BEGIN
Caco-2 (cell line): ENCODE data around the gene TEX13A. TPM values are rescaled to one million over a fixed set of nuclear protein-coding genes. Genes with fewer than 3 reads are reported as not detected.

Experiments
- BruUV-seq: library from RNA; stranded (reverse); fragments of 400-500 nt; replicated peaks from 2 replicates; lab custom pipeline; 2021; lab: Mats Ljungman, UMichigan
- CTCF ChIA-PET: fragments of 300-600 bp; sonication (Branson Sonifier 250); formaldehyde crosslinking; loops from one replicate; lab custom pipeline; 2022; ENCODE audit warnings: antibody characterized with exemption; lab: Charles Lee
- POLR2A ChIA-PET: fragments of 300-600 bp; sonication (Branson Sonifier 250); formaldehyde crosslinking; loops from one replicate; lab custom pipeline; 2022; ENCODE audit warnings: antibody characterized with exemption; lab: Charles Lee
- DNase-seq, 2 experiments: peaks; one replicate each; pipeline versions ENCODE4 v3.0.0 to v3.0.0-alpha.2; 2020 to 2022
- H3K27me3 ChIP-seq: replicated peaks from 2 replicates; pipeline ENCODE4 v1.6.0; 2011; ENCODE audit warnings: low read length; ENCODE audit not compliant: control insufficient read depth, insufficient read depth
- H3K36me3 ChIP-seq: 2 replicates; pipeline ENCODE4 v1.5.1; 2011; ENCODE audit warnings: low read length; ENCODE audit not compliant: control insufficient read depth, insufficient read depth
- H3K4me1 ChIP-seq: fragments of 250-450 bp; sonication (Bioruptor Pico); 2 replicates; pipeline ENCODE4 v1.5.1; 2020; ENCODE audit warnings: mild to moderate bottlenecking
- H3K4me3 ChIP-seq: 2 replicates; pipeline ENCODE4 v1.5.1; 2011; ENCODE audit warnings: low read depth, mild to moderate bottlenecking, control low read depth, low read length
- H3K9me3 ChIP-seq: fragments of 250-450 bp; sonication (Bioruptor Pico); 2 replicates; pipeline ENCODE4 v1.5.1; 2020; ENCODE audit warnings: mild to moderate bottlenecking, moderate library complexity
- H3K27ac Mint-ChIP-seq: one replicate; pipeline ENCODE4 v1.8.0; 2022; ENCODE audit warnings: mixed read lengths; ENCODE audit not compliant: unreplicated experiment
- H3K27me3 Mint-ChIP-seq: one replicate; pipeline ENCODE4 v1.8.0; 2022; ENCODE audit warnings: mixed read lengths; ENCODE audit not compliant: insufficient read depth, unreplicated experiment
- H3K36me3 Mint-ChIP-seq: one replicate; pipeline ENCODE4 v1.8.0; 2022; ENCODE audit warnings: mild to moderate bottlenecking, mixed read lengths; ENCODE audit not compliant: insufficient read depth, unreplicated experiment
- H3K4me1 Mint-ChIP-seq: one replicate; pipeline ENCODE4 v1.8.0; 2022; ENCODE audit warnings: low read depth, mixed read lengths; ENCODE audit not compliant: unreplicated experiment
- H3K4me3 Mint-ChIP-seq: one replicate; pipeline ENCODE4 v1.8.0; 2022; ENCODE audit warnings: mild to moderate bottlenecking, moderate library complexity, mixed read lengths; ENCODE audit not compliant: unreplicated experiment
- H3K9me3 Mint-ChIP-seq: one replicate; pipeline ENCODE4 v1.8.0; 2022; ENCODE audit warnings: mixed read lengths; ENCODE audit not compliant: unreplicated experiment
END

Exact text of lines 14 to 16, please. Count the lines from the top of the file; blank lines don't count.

- H3K36me3 Mint-ChIP-seq: one replicate; pipeline ENCODE4 v1.8.0; 2022; ENCODE audit warnings: mild to moderate bottlenecking, mixed read lengths; ENCODE audit not compliant: insufficient read depth, unreplicated experiment
- H3K4me1 Mint-ChIP-seq: one replicate; pipeline ENCODE4 v1.8.0; 2022; ENCODE audit warnings: low read depth, mixed read lengths; ENCODE audit not compliant: unreplicated experiment
- H3K4me3 Mint-ChIP-seq: one replicate; pipeline ENCODE4 v1.8.0; 2022; ENCODE audit warnings: mild to moderate bottlenecking, moderate library complexity, mixed read lengths; ENCODE audit not compliant: unreplicated experiment